Our Perspectives on the Latest Issues
The recent completion of the Pennsylvania draft Phase 3 Watershed Implementation Plan (WIP) marks a crossroads for water quality in our local rivers and streams. The WIP — which more than 100 stakeholders in federal, state, and local governments, as well as non-governmental and governmental agencies, and citizens of Pennsylvania developed through countless hours of research, outreach, and strategic engagement — outlines how Pennsylvania will work to clean up local waterways.
While the WIP does not meet the pollution reductions necessary to meet Pennsylvania’s nitrogen and phosphorus goals, it does meet the pollution requirements necessary for sediment reduction. However, there is a major price tag to fully implement the WIP as it is currently written: as much as $257 million annually, which the state is unlikely to provide.
Four of the top five pollution reduction practices come from the agricultural sector, including agriculture compliance ($33.1 million), soil health ($32.9 million), grass buffers ($9.2 million), and forested buffers ($41.4 million). With over 33,000 farms located in the Pennsylvania portion of the Chesapeake Bay watershed, it cannot be overstated how critical a role agriculture will play in the restoration of our local rivers and streams.
In 2010, the Environmental Protection Agency’s established a Total Maximum Daily Load (TMDL), which mandates a specific amount of pollution that can flow into our waterways by means of stormwater, wastewater, and agricultural runoff. Pennsylvania is drastically far behind in achieving our TMDL, and it is more important than ever for clean water and environmental organizations like PennFuture to work alongside agriculture interest groups to clean up local rivers and streams.
Public outreach and education will be the key to meeting our pollution reduction goal. PennFuture is working with other environmental organizations and agriculture groups to increase the use of best management practices, such as cover crops and no-till farming.
Cover crops are used primarily to slow erosion, improve soil health, enhance water availability, smother weeds, help control pests and diseases, increase biodiversity and bring a host of other benefits. Cover crops also reduce runoff, add organic matter to the soil, and increase resilience in the face of erratic and increasingly intensive rainfall, as well as under drought conditions.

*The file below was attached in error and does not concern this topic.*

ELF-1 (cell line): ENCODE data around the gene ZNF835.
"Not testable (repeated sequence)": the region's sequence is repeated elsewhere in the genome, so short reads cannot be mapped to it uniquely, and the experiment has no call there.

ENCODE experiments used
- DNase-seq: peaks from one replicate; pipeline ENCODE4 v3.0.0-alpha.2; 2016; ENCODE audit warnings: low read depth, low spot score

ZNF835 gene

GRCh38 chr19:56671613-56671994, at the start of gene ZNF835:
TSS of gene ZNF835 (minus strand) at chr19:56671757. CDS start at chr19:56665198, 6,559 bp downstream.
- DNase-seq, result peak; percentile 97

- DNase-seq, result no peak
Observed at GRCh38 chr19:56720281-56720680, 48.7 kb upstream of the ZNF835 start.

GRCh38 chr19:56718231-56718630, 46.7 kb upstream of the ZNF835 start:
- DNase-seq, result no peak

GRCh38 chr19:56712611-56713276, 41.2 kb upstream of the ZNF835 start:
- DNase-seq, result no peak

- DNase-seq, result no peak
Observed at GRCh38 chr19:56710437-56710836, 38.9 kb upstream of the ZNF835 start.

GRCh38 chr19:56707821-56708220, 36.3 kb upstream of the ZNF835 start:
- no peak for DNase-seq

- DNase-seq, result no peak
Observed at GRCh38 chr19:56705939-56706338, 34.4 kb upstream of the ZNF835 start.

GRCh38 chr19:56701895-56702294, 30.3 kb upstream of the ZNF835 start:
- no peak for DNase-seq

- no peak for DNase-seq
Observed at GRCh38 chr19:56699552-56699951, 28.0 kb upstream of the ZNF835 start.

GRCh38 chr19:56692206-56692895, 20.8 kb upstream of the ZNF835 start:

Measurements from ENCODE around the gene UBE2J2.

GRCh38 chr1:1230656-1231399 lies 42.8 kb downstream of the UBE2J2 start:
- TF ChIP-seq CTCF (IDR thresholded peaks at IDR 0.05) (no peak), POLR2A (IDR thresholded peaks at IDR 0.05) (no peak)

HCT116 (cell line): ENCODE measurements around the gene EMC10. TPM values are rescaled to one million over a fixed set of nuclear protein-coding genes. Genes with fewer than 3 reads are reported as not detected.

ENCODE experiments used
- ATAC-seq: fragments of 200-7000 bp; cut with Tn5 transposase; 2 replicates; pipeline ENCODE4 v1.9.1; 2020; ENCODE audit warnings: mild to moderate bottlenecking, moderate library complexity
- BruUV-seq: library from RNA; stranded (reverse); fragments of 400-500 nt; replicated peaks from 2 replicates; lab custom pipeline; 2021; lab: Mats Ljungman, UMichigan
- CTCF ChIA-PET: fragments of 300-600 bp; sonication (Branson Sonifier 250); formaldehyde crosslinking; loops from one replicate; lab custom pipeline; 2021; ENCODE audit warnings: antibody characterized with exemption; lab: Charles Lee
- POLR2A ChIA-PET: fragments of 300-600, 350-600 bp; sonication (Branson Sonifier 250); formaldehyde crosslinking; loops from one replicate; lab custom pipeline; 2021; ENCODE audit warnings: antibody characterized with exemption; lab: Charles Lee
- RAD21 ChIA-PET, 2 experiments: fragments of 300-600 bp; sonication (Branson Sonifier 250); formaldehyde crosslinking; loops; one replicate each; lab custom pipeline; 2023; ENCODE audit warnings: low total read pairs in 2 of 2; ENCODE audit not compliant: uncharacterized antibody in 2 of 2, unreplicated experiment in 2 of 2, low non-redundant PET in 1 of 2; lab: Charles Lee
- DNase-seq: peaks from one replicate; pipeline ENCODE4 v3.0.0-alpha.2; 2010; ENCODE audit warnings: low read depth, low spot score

No-till farming leaves the soil mostly untouched, which increases levels of crop residue left behind and nearly eliminates soil erosion. No-till also drastically increases water infiltration, which results in less runoff of contaminated water as well as reduces the amount of water needed for crops.
Like most things, conservation practices come at a cost. New equipment to implement best management practices and planting buffers is expensive. And with 6,000 farms closed between 2012 and 2017 due to retirement and declining income, many of which were mid-sized family farms, it is easy to see why there is such hesitancy to adopt new practices. Successfully engaging and building trust within the agriculture community, and increasing the amount of farmers using conservation practices such as cover crops and no-tll,will lead to increased yield, improved soil health, and improved local waterways.
The time has come for environmental organizations and agriculture groups to work together to address these issues. We must build trust and alliances within the agricultural community by increasing outreach and public engagement. We must also continue to advocate for increased water quality protection, while simultaneously addressing funding mechanisms to get farmers the resources necessary to implement conservation practices so they can continue to be stewards of their land.
Clean water and agriculture interest groups can’t restore our waterways individually. Our groups must work together to fully achieve our pollution reduction goals, and it will not be easy. But if we want our children and future generations to enjoy the beauty of our rivers and streams, it is more important than ever to work together.
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